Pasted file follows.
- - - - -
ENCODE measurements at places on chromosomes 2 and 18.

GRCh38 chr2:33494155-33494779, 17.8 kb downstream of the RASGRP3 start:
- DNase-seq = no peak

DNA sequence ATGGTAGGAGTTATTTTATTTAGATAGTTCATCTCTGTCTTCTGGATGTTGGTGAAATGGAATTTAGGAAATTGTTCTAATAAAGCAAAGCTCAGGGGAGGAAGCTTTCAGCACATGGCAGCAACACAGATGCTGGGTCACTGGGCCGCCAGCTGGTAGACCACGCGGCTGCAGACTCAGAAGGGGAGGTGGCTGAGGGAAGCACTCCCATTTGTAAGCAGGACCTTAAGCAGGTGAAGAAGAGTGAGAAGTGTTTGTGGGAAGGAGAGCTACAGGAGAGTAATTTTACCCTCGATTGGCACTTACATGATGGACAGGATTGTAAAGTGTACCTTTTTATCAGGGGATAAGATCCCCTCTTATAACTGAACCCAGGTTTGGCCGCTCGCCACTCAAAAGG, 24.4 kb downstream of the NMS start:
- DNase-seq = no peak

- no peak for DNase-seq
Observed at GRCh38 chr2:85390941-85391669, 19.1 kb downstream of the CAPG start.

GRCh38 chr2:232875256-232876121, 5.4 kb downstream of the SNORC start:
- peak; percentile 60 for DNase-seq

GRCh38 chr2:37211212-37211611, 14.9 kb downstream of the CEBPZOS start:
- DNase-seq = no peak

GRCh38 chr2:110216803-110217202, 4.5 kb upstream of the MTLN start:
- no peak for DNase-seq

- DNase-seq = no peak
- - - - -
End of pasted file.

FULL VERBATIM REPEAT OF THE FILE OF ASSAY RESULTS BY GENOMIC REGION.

ENCODE measurements at places on chromosomes 2 and 18.

GRCh38 chr2:33494155-33494779, 17.8 kb downstream of the RASGRP3 start:
- DNase-seq = no peak

DNA sequence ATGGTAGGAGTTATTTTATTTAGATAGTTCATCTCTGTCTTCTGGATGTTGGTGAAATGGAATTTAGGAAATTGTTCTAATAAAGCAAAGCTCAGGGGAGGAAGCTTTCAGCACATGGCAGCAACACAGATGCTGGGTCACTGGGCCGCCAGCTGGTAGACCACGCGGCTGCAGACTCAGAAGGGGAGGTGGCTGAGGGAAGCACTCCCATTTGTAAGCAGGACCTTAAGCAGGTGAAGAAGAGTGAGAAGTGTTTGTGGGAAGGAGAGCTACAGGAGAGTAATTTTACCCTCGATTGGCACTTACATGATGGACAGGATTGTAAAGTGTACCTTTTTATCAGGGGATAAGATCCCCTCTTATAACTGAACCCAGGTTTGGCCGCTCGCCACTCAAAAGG, 24.4 kb downstream of the NMS start:
- DNase-seq = no peak

- no peak for DNase-seq
Observed at GRCh38 chr2:85390941-85391669, 19.1 kb downstream of the CAPG start.

GRCh38 chr2:232875256-232876121, 5.4 kb downstream of the SNORC start:
- peak; percentile 60 for DNase-seq

GRCh38 chr2:37211212-37211611, 14.9 kb downstream of the CEBPZOS start:
- DNase-seq = no peak

GRCh38 chr2:110216803-110217202, 4.5 kb upstream of the MTLN start:
- no peak for DNase-seq

- DNase-seq = no peak